Heather Swan is a poet, nonfiction writer, and teacher. Her chapbook The Edge of Damage won the Wisconsin Fellowship of Poets Award. Her poetry has appeared in journals such as Poet Lore, Cold Mountain Review, Phoebe, The Raleigh Review, and Midwestern Gothic. Her nonfiction has appeared in Aeon, Belt Magazine, Catapult, Edge Effects, ISLE, and Minding Nature. Her book Where Honeybees Thrive: Stories from the Field won the Sigurd F. Olson Nature Writing Award. She has been the recipient of an Illinois Arts Council Poetry Fellowship Award, the Martha Meier Renk Fellowship, and the August Derleth Award for Poetry. She teaches writing and environmental literature at the University of Wisconsin-Madison, and she is also a beekeeper. A Kinship with Ash is her debut full-length collection.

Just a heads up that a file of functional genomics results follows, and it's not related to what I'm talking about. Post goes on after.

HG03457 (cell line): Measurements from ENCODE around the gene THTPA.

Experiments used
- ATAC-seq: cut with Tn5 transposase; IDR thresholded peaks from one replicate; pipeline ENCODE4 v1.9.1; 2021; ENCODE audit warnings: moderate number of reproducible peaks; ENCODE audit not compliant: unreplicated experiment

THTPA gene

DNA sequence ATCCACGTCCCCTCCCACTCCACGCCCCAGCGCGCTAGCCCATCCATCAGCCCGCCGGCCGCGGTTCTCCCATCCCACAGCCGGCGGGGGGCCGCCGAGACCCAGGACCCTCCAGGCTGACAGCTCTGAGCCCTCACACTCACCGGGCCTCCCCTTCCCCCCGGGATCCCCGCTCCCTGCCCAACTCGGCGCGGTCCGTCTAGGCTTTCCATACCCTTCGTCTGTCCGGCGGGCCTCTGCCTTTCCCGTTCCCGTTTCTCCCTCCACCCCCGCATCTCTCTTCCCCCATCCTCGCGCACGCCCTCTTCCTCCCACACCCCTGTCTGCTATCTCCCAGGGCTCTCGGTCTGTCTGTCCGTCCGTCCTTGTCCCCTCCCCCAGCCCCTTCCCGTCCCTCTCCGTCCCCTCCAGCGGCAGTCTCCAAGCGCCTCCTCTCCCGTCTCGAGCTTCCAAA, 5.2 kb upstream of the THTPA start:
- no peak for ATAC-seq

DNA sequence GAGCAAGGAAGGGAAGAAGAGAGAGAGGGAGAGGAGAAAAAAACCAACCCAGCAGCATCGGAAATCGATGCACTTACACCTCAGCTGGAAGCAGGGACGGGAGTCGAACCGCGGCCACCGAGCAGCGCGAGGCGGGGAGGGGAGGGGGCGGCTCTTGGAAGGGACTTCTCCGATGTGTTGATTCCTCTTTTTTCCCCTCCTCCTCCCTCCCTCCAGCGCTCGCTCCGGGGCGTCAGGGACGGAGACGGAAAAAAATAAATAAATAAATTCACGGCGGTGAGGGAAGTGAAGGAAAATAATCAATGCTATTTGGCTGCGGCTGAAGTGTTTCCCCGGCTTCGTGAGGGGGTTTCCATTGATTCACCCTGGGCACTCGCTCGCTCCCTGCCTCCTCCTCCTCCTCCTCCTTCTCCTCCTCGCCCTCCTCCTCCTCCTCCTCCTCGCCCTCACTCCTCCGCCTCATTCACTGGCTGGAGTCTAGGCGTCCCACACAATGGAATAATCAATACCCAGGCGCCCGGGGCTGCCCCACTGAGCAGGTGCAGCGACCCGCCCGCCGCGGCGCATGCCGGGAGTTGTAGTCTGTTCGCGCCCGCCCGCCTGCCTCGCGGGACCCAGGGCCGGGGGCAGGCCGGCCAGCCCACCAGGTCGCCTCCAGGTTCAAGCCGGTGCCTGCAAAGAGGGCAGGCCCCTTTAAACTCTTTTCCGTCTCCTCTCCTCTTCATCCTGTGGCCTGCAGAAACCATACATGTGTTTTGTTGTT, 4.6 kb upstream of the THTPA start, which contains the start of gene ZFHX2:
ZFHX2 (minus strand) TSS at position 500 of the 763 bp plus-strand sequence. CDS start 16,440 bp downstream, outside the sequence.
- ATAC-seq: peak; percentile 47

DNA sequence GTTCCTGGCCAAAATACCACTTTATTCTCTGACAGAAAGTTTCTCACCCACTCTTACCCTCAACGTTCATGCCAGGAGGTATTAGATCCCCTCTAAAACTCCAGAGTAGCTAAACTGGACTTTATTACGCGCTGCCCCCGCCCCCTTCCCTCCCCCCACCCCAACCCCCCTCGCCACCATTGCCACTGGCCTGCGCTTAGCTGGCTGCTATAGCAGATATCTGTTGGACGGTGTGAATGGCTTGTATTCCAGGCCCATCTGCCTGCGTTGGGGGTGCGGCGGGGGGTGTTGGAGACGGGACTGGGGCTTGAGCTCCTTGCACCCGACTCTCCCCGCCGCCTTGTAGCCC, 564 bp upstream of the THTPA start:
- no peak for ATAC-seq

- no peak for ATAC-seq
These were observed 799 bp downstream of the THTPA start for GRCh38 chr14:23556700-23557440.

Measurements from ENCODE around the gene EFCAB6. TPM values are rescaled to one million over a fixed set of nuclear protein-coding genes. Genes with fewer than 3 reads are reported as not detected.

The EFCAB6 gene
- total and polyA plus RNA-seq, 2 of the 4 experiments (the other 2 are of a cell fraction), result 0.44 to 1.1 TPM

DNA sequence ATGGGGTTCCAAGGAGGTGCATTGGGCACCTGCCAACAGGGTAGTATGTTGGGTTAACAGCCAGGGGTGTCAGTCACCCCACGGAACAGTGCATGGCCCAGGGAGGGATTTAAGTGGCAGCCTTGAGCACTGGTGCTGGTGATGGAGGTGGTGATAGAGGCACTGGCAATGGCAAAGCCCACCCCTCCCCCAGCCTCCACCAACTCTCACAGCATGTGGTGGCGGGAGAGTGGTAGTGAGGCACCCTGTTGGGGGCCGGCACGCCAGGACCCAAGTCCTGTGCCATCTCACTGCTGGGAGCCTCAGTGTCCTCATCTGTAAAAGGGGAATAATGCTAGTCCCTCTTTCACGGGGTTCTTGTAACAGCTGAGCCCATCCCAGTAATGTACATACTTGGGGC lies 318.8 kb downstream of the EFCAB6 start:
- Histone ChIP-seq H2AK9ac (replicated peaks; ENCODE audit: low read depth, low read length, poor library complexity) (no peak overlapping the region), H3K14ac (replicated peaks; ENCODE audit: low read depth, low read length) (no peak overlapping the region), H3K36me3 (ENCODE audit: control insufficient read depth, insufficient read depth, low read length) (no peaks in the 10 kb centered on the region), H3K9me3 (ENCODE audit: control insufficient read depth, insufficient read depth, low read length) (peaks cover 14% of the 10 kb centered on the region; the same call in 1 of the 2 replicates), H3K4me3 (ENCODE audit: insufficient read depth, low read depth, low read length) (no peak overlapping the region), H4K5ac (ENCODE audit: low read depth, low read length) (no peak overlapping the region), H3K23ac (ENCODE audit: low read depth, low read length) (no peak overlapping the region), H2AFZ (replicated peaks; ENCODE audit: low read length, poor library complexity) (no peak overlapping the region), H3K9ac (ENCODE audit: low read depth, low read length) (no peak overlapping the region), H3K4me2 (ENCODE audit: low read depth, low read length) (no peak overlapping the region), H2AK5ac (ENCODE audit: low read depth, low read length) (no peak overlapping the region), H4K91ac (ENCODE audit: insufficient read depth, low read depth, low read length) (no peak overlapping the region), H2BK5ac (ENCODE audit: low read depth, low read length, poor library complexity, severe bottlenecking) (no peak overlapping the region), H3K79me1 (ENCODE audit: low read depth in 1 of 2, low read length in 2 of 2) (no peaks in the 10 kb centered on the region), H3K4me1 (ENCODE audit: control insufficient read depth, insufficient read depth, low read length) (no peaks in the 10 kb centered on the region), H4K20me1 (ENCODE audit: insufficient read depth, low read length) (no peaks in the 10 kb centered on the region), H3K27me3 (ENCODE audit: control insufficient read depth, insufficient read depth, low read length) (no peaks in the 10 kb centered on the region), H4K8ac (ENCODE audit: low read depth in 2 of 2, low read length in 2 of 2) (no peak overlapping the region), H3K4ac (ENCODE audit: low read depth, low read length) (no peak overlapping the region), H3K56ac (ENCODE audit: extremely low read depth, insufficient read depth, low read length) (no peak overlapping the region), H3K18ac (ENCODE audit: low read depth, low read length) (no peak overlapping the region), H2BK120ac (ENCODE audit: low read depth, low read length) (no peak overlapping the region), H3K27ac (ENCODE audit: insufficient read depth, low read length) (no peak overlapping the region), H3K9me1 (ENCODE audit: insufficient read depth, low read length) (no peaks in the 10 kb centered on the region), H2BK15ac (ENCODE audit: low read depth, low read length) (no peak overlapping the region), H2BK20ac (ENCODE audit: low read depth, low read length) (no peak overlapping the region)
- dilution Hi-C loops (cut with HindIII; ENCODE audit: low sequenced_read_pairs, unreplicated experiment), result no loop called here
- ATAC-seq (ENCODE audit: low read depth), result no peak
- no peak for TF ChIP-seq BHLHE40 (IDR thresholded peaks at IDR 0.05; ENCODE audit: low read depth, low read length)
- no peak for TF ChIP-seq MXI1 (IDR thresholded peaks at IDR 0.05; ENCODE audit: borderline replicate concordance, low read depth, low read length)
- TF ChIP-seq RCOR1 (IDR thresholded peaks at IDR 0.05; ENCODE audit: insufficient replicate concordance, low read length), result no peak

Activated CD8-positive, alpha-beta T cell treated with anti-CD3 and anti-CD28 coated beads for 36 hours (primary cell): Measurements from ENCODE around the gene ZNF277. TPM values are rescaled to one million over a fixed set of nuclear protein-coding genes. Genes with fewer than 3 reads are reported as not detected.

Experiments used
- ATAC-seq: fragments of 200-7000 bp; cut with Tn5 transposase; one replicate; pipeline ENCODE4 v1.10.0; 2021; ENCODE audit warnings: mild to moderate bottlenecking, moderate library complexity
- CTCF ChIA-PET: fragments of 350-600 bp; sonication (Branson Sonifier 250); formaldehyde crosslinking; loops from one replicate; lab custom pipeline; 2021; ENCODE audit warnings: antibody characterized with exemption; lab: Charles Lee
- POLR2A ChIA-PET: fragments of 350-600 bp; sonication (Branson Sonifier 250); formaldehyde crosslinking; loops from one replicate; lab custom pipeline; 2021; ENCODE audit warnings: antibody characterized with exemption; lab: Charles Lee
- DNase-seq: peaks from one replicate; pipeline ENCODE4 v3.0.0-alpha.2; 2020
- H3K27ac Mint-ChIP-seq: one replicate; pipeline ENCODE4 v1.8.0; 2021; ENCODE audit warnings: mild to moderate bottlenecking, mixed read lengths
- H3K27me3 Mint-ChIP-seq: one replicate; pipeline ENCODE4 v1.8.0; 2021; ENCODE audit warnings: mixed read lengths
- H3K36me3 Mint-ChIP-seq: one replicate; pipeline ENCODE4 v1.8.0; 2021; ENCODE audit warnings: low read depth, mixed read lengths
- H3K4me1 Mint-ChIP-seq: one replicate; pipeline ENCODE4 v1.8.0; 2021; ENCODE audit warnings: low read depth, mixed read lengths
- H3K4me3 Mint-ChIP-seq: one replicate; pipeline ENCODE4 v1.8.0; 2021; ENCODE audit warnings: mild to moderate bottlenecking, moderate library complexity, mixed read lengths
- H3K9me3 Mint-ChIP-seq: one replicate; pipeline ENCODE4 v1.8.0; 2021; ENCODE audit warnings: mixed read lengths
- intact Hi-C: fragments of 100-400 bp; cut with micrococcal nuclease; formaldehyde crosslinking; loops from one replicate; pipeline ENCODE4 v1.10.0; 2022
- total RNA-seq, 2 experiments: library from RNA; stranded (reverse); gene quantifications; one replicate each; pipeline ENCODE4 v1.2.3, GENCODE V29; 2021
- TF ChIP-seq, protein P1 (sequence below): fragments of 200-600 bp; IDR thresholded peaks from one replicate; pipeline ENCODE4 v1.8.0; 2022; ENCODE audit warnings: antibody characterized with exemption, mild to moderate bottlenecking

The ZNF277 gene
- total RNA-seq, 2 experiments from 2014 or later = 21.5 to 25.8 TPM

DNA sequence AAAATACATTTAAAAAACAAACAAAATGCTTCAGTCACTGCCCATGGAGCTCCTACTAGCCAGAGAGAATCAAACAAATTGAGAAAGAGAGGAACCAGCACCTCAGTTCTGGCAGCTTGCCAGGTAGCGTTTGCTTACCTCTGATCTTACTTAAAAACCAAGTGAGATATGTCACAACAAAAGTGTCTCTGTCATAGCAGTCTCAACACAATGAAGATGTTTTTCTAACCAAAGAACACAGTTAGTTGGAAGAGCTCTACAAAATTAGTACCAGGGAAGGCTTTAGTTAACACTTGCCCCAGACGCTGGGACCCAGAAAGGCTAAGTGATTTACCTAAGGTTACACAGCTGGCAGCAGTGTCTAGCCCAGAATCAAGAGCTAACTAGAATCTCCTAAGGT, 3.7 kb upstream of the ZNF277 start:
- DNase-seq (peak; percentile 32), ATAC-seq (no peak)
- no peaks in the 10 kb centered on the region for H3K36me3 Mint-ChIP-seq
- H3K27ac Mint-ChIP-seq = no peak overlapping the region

It’s difficult to accept that shadows, too, are products of the natural world. Often we hold what’s beautiful next to what we fear. As much as we want to appeal to our better angels, cruelty hovers and haunts our hearts. In Heather Swan’s A Kinship with Ash, wisdom is hard won. Elegant, image rich, and full of birdsong, these poems question and delight. But what is poetry if not the mind’s silhouette? In the pastoral tradition we confront our reflection, and here, Swan uses nature to look inward. As if negotiating the cliff’s edge, or wading into open water, her speakers are at the mercy of currents. We are left with faith. Reading these poems is an act of surveying light.
—Amaud Jamaul Johnson